Wannabe millionaires are flocking to gurus who promise that anyone can get rich in real estate today. It's not a lie, exactly, but it sure isn't the whole truth.
(MONEY Magazine) – An afternoon session of the Ron LeGrand Massive Income Strategies Boot Camp is about to begin. LeGrand himself, a tall, well-tanned 58-year-old, sits onstage in the ballroom of a Florida golf resort. His 400 students are settling into their seats when, from the back of the room, a thirtysomething man in a T-shirt strides up the aisle waving a piece of paper. Is he part of the show? If so, LeGrand doesn't let on. Introducing himself as Todd, the man presents LeGrand with the document, a copy of a $92,821 check, and announces, "This is from my latest deal." Todd explains that he'd been a truck driver before turning full time to real estate two years ago. Since then, he says, he's made $1 million. The crowd goes wild. Boot Camp is in session again.
Get-rich gurus like LeGrand have been preaching the no-money-down gospel for decades, of course. But in today's housing boom, people have been listening like never before. In April an estimated 40,000 people flocked to the Learning Annex Real Estate Wealth Expo in Los Angeles. In New York, the same event attracted 25,000, up from 1,000 the year before. And real estate advice rarely comes cheap. LeGrand's students pay $2,995 for a weekend course. The Enlightened Millionaire Institute (EMI) charges well into five figures for premium packages that can include the opportunity to do deals with the gurus themselves.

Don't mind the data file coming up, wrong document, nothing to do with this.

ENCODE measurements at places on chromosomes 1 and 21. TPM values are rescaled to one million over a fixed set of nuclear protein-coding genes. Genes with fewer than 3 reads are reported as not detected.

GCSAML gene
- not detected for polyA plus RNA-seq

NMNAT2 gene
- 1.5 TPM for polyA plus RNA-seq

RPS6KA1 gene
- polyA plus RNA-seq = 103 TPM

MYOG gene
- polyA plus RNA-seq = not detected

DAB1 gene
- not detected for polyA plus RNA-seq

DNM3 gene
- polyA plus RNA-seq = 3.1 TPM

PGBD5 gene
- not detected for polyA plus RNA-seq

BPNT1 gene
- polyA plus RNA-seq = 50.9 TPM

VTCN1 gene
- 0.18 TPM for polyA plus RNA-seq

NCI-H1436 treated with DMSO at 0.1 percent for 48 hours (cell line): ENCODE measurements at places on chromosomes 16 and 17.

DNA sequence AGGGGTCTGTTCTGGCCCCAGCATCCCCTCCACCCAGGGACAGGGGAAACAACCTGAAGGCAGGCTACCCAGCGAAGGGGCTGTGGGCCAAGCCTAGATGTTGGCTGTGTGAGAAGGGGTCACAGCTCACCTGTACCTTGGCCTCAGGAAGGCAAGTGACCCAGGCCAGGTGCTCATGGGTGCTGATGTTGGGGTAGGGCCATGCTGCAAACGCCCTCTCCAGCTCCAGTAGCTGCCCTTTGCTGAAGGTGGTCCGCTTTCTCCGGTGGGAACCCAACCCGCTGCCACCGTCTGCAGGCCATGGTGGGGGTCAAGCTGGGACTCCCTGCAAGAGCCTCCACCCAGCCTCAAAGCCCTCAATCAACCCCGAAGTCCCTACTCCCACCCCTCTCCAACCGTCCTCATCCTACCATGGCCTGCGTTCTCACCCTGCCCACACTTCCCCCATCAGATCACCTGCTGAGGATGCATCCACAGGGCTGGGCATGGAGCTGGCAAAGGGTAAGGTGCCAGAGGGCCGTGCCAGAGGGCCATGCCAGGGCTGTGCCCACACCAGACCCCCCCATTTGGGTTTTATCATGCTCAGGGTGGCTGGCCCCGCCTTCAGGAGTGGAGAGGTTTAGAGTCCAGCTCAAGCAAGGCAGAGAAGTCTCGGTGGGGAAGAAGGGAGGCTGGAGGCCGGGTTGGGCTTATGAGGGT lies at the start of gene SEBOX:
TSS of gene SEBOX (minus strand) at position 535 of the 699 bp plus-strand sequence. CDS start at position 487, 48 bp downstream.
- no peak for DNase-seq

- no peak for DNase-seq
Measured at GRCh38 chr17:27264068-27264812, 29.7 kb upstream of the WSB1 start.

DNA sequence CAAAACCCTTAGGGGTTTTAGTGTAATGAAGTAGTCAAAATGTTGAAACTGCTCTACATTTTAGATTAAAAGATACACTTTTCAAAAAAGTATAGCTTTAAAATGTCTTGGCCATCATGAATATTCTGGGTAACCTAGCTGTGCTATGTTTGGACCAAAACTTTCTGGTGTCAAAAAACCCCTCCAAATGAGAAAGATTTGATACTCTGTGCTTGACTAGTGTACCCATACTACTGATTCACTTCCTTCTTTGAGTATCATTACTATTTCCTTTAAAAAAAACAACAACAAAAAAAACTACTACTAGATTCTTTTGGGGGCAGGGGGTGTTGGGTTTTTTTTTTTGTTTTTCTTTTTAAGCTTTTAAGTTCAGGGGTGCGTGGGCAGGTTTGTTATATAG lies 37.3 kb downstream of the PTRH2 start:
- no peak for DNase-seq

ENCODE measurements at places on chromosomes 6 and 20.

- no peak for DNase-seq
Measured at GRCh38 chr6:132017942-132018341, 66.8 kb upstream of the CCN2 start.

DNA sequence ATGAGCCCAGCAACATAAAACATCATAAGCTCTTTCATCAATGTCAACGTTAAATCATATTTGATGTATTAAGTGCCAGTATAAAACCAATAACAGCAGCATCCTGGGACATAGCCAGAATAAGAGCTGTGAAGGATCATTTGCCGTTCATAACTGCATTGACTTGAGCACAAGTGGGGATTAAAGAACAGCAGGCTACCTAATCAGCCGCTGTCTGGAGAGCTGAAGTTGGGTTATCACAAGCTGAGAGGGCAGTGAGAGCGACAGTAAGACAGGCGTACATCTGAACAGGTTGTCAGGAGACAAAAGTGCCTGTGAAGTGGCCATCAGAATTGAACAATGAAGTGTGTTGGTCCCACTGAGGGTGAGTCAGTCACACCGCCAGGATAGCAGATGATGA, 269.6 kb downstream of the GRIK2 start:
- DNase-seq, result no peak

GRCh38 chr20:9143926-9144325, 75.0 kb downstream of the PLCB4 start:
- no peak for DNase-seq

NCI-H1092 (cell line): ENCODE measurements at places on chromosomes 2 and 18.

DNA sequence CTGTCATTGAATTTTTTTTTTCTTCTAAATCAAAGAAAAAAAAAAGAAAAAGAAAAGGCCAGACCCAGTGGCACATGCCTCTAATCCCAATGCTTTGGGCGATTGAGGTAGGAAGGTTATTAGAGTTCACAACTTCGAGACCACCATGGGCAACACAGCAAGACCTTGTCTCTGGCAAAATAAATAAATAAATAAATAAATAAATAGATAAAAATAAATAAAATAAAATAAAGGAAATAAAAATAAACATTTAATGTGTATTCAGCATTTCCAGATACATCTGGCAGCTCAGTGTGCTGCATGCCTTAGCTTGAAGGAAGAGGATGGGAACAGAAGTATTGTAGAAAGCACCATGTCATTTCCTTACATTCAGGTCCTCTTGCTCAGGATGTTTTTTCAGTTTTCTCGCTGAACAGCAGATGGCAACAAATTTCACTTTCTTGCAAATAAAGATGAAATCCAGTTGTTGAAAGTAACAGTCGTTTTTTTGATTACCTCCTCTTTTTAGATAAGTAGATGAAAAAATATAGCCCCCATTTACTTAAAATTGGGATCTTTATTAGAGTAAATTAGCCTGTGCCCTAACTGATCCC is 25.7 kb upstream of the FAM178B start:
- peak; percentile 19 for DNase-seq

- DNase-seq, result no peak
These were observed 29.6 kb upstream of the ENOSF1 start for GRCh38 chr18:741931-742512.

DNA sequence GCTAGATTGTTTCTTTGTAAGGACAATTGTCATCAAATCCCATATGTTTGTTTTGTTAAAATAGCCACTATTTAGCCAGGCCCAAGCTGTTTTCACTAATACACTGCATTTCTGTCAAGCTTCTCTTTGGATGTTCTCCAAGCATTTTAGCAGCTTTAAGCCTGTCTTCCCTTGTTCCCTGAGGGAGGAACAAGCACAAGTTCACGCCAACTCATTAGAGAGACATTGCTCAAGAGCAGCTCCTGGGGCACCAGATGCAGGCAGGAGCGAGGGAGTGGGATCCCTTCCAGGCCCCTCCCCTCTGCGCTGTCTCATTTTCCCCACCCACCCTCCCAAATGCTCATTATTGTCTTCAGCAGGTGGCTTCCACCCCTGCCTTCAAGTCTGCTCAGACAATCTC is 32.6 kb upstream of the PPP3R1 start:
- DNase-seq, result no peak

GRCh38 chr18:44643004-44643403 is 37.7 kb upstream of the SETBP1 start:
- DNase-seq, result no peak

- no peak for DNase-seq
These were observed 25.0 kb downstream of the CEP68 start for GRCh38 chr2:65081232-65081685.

It's tempting to dismiss seminar mania as just another hustle. But that's not entirely fair. Whether or not Todd was a plant (LeGrand's spokesman says no), the techniques LeGrand and others teach have indeed created millionaires. "There really is the opportunity to do extraordinarily well," says Dartmouth business professor John Vogel. But what this inspiration industry downplays is that most students don't have the talent or timing or temperament to strike it rich. With real estate seminars turning out thousands of would-be moguls every month, all pursuing the same no-money-down schemes on the same fringes of a market bound to slow sooner or later, the odds of making a quick fortune in real estate are becoming vanishingly small.
WHAT EXACTLY DO YOU LEARN?
Considering how much seminars vary in style and tone (see the table below), their substance is strikingly uniform. Nearly all start with a single premise--that you don't need money to make money in real estate--and then walk their audiences through get-rich plays that require little or no capital.